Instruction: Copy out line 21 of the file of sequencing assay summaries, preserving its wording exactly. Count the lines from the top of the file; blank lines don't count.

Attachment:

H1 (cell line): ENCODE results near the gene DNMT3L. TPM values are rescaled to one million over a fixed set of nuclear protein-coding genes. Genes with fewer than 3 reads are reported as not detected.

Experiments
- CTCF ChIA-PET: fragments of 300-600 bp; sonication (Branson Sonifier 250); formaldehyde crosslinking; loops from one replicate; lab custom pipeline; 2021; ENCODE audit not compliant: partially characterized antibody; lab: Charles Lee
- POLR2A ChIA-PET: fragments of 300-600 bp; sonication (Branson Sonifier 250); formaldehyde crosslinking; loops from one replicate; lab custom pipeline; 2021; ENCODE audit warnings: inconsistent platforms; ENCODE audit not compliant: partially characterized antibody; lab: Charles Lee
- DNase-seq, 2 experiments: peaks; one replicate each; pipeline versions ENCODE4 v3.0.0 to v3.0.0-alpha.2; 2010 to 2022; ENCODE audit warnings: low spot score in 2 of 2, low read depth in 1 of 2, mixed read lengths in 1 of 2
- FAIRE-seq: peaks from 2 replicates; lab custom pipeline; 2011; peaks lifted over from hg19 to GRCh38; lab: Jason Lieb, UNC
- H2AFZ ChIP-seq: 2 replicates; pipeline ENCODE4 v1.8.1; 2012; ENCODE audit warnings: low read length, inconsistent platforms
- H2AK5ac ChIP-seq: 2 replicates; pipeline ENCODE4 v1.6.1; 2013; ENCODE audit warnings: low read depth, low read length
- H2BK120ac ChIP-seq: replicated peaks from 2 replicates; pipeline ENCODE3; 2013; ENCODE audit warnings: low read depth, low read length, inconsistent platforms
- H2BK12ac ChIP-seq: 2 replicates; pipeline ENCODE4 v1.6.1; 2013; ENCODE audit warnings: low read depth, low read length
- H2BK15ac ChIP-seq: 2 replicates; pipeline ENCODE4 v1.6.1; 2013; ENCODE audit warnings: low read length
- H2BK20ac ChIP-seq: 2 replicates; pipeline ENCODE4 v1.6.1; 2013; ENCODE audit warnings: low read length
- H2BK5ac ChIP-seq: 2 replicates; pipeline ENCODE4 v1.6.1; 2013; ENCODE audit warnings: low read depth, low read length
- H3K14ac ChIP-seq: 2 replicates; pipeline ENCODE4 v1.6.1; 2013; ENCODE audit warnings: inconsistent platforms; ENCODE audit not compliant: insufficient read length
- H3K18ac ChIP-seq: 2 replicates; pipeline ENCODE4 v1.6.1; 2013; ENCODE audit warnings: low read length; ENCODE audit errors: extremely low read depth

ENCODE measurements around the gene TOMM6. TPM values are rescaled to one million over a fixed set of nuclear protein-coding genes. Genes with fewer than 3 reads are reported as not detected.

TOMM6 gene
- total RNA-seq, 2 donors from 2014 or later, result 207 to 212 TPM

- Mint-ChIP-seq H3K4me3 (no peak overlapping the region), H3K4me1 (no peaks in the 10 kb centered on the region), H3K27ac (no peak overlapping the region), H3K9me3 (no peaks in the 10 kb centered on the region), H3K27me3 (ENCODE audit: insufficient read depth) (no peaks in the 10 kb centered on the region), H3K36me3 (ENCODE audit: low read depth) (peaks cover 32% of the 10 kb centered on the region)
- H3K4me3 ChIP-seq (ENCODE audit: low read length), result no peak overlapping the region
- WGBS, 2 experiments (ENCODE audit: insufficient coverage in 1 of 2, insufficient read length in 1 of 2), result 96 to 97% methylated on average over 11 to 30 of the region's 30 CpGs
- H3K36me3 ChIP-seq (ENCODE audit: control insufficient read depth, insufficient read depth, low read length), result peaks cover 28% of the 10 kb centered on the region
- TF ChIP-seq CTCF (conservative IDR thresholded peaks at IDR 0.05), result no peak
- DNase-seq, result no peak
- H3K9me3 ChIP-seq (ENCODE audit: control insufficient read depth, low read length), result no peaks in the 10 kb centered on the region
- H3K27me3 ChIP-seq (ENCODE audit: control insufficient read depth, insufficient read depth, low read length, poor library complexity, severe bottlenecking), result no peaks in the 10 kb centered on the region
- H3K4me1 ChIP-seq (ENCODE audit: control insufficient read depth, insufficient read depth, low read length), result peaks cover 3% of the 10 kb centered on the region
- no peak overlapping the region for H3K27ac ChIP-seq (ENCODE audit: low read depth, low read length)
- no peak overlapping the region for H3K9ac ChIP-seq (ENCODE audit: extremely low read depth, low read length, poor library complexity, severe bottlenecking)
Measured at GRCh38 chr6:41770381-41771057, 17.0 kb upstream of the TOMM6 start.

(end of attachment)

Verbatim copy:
- WGBS, 2 experiments (ENCODE audit: insufficient coverage in 1 of 2, insufficient read length in 1 of 2), result 96 to 97% methylated on average over 11 to 30 of the region's 30 CpGs